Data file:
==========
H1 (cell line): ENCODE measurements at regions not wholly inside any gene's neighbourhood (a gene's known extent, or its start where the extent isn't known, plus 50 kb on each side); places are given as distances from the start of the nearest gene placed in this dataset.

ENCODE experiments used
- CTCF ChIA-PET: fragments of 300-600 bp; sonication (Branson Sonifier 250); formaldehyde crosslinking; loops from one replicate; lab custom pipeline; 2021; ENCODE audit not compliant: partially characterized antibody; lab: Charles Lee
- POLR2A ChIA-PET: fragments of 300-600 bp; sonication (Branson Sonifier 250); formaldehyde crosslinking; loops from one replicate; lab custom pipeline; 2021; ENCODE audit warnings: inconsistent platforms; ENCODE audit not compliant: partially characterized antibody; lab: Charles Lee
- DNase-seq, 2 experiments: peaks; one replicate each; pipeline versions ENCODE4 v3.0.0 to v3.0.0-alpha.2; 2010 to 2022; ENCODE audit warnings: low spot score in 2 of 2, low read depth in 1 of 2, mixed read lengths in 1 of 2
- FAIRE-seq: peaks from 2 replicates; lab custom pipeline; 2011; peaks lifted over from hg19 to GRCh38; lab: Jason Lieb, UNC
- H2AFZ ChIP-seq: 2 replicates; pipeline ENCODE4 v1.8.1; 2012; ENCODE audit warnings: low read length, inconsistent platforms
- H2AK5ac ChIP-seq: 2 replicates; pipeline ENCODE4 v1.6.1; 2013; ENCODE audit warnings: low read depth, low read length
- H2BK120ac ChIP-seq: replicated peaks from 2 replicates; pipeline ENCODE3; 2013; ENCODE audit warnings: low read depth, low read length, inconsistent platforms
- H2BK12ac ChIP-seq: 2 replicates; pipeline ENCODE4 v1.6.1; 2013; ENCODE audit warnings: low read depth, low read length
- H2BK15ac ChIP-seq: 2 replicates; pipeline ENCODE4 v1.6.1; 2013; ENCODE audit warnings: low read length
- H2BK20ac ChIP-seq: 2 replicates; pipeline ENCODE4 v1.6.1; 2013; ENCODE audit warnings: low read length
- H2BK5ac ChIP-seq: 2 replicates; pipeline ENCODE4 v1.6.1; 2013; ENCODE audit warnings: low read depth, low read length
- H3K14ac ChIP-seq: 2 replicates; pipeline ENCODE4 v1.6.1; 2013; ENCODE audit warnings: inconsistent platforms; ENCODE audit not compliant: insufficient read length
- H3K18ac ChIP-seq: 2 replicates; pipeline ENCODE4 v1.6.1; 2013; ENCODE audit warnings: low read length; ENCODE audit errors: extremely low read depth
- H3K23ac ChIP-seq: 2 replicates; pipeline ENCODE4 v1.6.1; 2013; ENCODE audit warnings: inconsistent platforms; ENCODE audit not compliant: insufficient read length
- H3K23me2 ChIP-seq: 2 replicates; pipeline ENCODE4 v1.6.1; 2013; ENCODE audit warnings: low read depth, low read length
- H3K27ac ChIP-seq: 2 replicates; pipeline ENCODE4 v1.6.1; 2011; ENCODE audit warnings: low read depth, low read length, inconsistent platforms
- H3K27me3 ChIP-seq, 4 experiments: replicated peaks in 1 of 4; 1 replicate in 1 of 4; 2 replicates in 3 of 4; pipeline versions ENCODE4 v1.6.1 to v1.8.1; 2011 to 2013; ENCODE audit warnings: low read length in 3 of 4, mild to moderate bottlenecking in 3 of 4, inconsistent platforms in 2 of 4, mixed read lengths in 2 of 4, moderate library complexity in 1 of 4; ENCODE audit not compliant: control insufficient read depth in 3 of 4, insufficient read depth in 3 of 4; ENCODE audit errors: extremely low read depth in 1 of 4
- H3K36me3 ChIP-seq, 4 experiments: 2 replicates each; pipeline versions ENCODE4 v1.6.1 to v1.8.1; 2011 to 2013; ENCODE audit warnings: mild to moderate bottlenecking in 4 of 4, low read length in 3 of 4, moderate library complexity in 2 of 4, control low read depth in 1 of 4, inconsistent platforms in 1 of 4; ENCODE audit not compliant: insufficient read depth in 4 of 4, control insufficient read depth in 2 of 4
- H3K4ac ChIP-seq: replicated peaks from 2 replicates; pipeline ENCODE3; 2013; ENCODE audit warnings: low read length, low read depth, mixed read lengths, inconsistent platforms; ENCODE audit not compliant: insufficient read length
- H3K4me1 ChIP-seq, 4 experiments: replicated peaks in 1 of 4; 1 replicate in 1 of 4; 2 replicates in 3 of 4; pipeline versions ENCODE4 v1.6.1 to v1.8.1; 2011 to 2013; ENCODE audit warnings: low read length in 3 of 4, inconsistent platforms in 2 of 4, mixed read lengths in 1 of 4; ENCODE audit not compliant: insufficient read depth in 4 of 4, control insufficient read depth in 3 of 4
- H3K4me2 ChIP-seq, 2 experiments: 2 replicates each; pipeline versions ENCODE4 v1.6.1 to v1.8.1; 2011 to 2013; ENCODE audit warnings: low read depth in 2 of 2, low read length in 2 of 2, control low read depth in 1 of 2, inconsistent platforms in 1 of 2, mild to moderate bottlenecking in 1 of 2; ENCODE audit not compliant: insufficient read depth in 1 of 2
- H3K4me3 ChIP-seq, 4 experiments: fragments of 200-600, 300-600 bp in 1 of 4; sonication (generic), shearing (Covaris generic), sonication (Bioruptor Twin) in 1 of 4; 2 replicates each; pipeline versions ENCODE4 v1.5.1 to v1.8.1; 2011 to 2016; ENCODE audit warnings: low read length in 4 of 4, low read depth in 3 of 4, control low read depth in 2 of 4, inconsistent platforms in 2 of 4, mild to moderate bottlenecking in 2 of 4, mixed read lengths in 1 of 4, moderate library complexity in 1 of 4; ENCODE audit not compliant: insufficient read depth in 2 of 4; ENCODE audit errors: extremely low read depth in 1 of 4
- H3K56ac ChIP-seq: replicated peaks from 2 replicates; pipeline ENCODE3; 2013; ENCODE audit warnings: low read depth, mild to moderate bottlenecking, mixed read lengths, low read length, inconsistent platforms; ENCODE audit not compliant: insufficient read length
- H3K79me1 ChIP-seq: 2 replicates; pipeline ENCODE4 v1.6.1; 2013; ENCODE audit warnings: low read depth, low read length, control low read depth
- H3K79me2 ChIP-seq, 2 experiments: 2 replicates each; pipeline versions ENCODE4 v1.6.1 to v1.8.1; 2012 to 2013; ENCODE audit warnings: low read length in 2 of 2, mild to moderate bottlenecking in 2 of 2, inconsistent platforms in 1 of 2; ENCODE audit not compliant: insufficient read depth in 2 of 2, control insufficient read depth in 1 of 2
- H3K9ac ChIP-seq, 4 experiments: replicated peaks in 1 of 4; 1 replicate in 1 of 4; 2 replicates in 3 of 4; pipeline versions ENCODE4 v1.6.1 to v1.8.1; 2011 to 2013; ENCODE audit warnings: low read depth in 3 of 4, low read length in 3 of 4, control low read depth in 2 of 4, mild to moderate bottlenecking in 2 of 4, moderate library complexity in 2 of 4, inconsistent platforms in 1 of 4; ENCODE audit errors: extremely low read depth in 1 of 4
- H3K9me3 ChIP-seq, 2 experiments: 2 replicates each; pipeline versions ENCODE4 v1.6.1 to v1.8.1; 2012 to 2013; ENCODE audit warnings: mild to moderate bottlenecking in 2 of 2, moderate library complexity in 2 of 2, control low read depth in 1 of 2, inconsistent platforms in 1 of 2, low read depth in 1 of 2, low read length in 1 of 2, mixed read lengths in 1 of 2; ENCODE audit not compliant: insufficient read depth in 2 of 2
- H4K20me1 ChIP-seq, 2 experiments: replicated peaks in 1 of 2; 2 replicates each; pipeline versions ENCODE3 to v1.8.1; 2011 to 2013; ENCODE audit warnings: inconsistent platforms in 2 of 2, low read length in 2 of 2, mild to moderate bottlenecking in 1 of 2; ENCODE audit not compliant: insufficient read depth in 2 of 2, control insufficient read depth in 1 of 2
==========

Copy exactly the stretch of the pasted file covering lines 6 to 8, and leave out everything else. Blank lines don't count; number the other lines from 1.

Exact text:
- FAIRE-seq: peaks from 2 replicates; lab custom pipeline; 2011; peaks lifted over from hg19 to GRCh38; lab: Jason Lieb, UNC
- H2AFZ ChIP-seq: 2 replicates; pipeline ENCODE4 v1.8.1; 2012; ENCODE audit warnings: low read length, inconsistent platforms
- H2AK5ac ChIP-seq: 2 replicates; pipeline ENCODE4 v1.6.1; 2013; ENCODE audit warnings: low read depth, low read length